family_new_home_smallSpring is here and home buying season is in full bloom. If you’re planning to buy a new home this year, it’s important to get your finances organized and know what you can afford. Here’s a checklist to get you started:

Pay down your debt. Check your credit score and look over your credit report. You’ll have trouble getting a loan with a good interest rate if you have a bad credit score or a loan period if your debt-to-income ratio is too high. Before you do anything else, focus on paying down your credit cards and paying your bills on time.

Save a down payment. Most lenders prefer a down payment of at least 20 percent of a home’s total purchase price. While it’s possible to get a loan with a more modest down payment, anything less than 20 percent usually requires private mortgage insurance (PMI). PMI is usually about 1 to 2 percent of the loan value split over monthly payments. For example, on a $100,000 home, that equates to almost $1,000 a year or $83.33 a month—assuming a 1 percent PMI fee. Moreover, PMI only protects the lender if the loan goes into default and has no benefit for the borrower. So while saving 20 percent may seem cumbersome, there are plenty of reasons to avoid paying PMI if you can.

Fine-tune your budget. There are more expenses involved with homeownership than just mortgage and insurance. What about home owner’s association fees or property taxes? If you’re renting now and your new home is going to be bigger, your utility expense will likely be bigger too. Don’t forget about maintenance and upkeep! Do you own a mower and other yard equipment? What if your water heater or furnace breaks? These other expenses can add up pretty quickly.

Calculate your existing expenses, and then find an amount you’ll be comfortable paying each month that won’t put you under too much strain. If you plan on living in this house long term, it’s important to consider an amount you can afford to pay should you be unable to work for any reason in the future. Visit to see how much your monthly payment might be including expenses like taxes, HOA and more.

Gather paperwork. There’s quite a bit of paperwork your future mortgage lender may want to see once you start your funding process. Get ready by gathering together your federal income tax records, recent paycheck stubs, copies of checks for rent or utility payments, credit card and student loan information. Save yourself some time and stress by going into the process well organized and prepared.

Not sure what documents you need? Check out our Mortgage Document Checklist.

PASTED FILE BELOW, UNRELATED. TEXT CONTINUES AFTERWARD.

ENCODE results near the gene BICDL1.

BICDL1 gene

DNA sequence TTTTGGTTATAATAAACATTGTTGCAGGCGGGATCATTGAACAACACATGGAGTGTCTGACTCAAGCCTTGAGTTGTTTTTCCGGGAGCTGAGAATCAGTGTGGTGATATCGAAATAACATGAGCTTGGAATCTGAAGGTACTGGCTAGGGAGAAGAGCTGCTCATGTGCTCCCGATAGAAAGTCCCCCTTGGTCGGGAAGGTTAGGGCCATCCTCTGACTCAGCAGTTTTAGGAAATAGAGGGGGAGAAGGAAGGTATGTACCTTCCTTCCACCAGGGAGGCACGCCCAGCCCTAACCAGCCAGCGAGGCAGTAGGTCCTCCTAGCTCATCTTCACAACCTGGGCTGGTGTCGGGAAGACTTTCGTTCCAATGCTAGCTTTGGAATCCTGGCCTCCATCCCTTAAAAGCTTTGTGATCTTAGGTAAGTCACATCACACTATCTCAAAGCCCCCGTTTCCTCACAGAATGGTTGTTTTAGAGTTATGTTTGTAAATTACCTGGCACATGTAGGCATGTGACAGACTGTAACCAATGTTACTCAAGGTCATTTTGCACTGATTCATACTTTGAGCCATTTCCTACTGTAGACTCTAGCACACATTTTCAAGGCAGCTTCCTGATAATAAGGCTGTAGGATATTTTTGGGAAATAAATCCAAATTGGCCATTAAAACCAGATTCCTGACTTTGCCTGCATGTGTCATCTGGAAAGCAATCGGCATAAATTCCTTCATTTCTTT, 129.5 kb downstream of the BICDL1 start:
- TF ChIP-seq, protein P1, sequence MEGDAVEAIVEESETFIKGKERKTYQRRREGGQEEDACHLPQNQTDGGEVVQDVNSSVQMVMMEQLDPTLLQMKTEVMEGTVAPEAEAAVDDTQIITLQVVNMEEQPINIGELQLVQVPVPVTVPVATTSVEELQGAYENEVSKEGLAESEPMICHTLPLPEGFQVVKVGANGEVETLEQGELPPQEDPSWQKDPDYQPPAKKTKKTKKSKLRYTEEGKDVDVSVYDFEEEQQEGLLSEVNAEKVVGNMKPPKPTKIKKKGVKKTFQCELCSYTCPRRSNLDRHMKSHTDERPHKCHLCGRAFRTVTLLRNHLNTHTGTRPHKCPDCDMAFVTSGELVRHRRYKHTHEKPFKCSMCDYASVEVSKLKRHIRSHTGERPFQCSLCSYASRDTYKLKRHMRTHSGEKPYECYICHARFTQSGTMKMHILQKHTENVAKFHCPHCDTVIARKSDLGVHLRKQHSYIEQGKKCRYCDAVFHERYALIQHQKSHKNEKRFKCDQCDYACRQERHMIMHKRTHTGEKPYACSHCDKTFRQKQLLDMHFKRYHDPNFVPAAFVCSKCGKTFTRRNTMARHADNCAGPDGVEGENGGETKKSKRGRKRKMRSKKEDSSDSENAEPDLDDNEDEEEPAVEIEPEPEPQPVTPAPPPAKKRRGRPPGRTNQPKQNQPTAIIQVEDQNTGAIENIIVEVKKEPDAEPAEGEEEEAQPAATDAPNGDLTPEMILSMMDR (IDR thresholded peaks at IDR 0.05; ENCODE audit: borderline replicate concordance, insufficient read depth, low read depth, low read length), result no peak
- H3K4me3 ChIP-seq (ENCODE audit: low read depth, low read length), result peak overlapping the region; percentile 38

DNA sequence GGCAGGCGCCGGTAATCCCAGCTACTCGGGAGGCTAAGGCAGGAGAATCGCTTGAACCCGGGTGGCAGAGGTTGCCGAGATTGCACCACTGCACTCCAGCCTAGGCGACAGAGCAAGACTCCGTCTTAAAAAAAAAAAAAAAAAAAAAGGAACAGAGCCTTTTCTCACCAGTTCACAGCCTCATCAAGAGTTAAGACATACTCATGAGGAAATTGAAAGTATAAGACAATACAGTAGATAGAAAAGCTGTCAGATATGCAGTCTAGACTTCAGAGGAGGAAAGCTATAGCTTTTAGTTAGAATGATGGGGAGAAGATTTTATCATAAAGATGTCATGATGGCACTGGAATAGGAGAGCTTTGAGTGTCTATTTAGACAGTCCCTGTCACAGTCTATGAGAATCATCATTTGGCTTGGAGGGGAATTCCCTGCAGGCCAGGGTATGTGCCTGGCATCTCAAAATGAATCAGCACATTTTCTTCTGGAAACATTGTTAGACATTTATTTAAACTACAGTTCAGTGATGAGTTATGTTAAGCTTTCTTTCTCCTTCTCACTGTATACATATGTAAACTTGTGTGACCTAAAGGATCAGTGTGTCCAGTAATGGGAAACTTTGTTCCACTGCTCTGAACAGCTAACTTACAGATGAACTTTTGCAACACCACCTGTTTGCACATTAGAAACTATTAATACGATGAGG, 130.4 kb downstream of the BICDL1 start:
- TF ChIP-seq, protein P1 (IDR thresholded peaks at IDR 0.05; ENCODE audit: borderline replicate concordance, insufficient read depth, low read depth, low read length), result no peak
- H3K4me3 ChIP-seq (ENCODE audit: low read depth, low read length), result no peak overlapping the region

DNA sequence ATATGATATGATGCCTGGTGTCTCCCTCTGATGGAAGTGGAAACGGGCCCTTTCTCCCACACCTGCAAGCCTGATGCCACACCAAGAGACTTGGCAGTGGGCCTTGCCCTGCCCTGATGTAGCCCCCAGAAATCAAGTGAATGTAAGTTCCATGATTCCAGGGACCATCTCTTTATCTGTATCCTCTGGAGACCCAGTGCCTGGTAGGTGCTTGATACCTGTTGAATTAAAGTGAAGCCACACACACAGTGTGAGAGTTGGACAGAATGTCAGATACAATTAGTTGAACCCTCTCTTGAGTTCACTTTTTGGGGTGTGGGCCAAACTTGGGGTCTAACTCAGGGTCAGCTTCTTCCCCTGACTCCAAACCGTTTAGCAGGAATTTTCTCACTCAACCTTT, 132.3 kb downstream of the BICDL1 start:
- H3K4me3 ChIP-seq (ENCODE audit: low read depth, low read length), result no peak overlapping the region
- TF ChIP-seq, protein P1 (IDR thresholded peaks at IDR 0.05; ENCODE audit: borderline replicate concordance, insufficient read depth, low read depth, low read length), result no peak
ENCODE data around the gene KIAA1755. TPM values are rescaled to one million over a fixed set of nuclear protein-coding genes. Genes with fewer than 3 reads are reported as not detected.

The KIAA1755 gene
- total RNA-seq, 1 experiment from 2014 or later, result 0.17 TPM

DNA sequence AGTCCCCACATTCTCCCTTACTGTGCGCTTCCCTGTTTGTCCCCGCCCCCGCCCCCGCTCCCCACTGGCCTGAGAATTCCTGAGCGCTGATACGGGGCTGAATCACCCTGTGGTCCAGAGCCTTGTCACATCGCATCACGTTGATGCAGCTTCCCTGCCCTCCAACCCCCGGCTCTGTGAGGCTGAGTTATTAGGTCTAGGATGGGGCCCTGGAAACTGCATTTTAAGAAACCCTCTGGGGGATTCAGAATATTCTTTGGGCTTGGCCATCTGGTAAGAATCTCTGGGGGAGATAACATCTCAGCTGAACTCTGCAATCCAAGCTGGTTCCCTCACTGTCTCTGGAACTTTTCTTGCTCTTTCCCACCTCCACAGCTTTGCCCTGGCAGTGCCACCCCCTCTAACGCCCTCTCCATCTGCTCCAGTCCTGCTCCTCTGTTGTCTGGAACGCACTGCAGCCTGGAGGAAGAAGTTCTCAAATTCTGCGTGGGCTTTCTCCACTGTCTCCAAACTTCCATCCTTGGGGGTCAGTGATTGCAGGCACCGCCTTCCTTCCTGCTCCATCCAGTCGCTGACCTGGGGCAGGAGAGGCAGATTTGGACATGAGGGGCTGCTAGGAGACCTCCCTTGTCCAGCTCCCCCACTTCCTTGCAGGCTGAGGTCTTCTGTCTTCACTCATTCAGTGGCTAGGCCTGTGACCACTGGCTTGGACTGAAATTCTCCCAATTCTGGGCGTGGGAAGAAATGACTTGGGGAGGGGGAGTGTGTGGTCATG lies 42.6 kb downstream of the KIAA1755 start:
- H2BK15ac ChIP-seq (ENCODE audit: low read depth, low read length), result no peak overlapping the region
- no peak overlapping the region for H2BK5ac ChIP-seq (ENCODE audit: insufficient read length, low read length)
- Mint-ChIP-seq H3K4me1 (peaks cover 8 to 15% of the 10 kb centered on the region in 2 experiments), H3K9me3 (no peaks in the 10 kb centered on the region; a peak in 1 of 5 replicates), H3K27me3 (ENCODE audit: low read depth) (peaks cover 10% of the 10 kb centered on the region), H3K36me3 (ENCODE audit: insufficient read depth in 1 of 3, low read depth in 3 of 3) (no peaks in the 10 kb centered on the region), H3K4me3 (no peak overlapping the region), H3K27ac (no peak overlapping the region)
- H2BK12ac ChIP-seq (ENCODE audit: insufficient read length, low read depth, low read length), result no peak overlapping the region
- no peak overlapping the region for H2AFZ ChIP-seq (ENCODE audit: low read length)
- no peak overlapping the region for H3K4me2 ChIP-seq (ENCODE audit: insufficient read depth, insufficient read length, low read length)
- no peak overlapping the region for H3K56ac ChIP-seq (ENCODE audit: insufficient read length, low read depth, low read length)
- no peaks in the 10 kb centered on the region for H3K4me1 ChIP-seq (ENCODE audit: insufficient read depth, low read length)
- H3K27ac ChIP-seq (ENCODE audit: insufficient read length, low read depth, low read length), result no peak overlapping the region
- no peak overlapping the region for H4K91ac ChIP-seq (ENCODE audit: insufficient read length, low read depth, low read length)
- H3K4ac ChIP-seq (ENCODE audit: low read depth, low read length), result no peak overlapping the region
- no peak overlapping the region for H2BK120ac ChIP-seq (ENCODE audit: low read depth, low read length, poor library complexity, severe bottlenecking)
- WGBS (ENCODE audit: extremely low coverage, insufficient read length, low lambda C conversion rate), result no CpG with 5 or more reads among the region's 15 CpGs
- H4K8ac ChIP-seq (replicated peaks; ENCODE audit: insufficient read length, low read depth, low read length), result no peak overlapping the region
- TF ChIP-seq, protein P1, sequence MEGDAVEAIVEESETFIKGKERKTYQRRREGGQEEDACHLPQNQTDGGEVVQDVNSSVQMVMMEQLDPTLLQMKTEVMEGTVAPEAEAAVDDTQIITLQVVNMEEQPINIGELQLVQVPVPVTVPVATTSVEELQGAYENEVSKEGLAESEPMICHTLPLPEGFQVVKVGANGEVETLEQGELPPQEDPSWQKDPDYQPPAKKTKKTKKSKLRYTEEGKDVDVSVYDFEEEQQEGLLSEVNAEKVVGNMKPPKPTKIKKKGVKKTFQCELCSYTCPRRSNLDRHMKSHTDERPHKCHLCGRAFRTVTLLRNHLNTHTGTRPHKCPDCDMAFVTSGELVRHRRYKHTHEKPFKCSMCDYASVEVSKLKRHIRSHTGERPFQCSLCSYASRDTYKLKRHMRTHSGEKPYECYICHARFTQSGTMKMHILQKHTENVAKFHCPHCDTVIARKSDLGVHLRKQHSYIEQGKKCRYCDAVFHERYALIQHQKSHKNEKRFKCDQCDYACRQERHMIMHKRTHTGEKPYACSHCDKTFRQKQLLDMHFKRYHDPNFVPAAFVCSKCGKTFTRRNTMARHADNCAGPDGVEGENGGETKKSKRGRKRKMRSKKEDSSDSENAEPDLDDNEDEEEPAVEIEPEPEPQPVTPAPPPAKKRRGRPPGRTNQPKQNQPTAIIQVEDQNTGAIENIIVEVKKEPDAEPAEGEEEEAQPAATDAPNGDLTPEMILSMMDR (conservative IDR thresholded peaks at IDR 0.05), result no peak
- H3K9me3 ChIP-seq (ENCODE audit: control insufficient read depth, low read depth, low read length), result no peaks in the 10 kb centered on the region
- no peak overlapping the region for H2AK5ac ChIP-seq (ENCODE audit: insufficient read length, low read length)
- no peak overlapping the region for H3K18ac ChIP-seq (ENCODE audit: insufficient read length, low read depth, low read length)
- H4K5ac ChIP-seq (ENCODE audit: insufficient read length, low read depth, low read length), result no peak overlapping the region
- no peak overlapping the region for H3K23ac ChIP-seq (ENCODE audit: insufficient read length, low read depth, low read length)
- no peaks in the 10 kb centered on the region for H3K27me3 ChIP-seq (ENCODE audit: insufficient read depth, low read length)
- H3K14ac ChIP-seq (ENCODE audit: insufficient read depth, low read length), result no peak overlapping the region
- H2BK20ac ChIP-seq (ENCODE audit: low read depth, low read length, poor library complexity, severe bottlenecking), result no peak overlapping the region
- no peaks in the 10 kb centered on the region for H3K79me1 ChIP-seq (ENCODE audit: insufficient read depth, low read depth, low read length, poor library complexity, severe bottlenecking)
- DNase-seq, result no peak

Get preapproved. Preliminary mortgage approval is an essential step in the home buying process. Real estate agents and sellers want proof that you’ll be able to secure a mortgage before you start viewing properties. As a buyer, preapproval lets you know your buying power and calculate potential costs and payments. While preapproval is a good guideline, remember that just because you’re preapproved for a large amount doesn’t mean it will fit into your budget. Use our home affordability calculator to see how much home you can afford.

Find your neighborhood. You may know the general area you want to live in, like the north side or close to the river, but it helps to really drill into a neighborhood. Home prices vary based on proximity to schools, shopping and other amenities. Make sure you’re aware how much house your money will get you in your favorite neighborhood.

Ready to get started? Visit to fill out an application, contact a mortgage loan officer, and find out why IH Mississippi Valley Credit Union is a smart choice for your mortgage loan. Start with us and we’ll be with you every step of the way, because at You’re Worth More at IH Mississippi Valley Credit Union.

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IHMVCU Newsletter – Spring 2015

Your copy of Newsletter_Coverthe Spring Newsletter will be arriving in your mailbox next week!

Featured Articles:
Now Open in Kewanee
Are Your Ducks in a Row?
Your 2015 Member Advantages

Click here to read the entire newsletter early.

Newsletter_Kewanee Newsletter_Bob Newsletter_MA

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Tax tips for the eleventh hour

Close up of tax form on desktopTaxes are due Wed., April 15. For those of you who just double checked your calendar—yes, that’s next week. If you haven’t filed your taxes, here are some last minute dos and don’ts to help you get the most out of your refund.

DO: Plan your time wisely. You only have a week left, and rushing through the process will make it easier to overlook important elements of your return. Pick a day and time to get your taxes done and stick to it. Get all your essential tax documents together, like W-2s and 1099s. Best practice is to use a copy of last year’s return to help you get your records together.

Lower your tax liability. There’s still time to reduce your tax liability for 2014, albeit not much. Making a contribution to a traditional IRA will reduce your gross income, potentially lower the amount you owe the IRS and increase your refund. Plus, you’re putting money away for retirement, and that’s never a bad thing.

Be on the lookout for life changes. Make the most of tax time by being aware of life changes that will drive new tax benefits, like marriage, divorce, adopting a child or taking care of a dependent parent. There are plenty more, too. So take some time to figure out what changes have happened in your life that may reduce your tax burden.

File electronically. E-filing is the fastest, safest and most accurate way to file your taxes. It’s free with IRS free-file system, a tax software purchase, or with most professionals.


Overlook income. Even if you didn’t get a W-2 or 1099 from an employer, you’re still required to claim that income. Last-minute filers often forget to claim some type of income, and the IRS can catch it pretty easily.

Forget to double check numbers and sign. According to the IRS, one of the most common tax mistakes is an incorrect Social Security number. Before you file, double check you haven’t transposed any numbers. Make sure you’ve entered bank account information accurately if you’re opting to receive your refund as a direct deposit.

Your return isn’t valid if it isn’t signed, so make sure you and your spouse have signed if you’re filing jointly.

Get a pre-paid debit card. If you qualify for a refund, opt for direct deposit. Pre-paid debit cards often come with a lot of unexpected fees for things like activation, transactions, and customer service. Some national tax preparation companies may offer an option to receive your refund faster with a prepaid card, but you’ll get more in the long run by waiting.

If you waited to file your taxes because you have no idea what to do, or you’re truly overwhelmed, you’ll benefit from finding a good preparer. It’s better to get help than get audited. If you’ve already filed and you’re afraid you may have missed something, many tax preparers will review your return for free.